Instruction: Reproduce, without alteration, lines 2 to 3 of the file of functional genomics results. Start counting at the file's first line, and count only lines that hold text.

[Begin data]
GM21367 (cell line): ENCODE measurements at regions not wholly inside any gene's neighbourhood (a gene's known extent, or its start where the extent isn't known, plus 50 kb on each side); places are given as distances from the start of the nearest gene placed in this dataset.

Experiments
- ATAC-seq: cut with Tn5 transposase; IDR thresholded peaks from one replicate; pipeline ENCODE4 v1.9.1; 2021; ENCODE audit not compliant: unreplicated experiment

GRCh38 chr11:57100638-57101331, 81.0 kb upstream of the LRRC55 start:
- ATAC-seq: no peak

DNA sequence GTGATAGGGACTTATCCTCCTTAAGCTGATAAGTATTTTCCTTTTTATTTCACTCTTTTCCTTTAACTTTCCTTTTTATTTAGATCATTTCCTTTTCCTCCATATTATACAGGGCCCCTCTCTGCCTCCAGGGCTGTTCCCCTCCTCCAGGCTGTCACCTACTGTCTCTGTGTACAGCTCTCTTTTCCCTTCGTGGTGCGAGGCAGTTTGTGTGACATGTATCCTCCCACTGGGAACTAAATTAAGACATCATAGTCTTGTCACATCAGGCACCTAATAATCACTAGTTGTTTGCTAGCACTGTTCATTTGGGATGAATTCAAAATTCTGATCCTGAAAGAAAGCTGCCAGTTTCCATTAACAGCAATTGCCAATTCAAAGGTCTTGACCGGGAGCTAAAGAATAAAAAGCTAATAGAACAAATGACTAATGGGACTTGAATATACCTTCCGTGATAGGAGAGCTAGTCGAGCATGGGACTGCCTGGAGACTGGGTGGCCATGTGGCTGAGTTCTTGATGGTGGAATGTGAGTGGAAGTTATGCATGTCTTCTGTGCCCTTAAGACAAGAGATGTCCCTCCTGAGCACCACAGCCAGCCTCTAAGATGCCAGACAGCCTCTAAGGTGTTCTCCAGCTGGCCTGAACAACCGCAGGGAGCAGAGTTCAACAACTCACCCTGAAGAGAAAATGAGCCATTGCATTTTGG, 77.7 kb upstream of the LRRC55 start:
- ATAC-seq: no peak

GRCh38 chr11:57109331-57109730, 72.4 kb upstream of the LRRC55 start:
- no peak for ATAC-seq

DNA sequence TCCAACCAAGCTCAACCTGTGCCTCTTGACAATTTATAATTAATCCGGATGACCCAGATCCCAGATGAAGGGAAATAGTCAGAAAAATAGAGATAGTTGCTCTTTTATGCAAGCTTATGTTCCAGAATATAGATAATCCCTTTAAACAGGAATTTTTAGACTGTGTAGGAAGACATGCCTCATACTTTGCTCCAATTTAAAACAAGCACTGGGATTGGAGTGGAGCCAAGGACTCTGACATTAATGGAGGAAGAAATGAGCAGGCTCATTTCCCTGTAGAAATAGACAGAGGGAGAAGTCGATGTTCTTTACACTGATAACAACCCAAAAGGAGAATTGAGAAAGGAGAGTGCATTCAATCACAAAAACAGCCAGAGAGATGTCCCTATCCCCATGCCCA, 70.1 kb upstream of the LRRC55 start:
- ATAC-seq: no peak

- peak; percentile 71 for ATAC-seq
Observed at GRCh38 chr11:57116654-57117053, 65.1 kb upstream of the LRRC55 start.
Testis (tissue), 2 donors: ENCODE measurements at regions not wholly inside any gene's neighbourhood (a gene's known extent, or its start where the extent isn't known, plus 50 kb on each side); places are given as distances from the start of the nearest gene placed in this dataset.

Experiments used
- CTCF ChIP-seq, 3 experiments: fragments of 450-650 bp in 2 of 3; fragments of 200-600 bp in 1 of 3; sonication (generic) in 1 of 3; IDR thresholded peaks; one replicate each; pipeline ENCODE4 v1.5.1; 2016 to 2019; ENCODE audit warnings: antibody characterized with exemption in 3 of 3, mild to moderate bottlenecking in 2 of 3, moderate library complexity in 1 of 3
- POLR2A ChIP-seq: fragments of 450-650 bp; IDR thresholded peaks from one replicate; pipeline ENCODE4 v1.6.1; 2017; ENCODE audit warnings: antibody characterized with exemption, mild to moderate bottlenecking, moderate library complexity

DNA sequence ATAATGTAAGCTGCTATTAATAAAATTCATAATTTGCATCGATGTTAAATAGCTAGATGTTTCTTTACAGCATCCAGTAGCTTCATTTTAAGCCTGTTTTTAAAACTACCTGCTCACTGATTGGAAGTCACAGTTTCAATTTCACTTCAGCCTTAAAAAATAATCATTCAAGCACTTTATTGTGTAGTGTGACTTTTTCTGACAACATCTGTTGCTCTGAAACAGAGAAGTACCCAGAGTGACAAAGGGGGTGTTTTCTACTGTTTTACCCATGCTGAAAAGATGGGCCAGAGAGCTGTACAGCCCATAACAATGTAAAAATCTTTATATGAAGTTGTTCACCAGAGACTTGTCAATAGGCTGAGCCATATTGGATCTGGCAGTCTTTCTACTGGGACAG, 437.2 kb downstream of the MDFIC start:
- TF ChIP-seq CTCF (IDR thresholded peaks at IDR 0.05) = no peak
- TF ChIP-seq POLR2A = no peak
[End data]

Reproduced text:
Experiments
- ATAC-seq: cut with Tn5 transposase; IDR thresholded peaks from one replicate; pipeline ENCODE4 v1.9.1; 2021; ENCODE audit not compliant: unreplicated experiment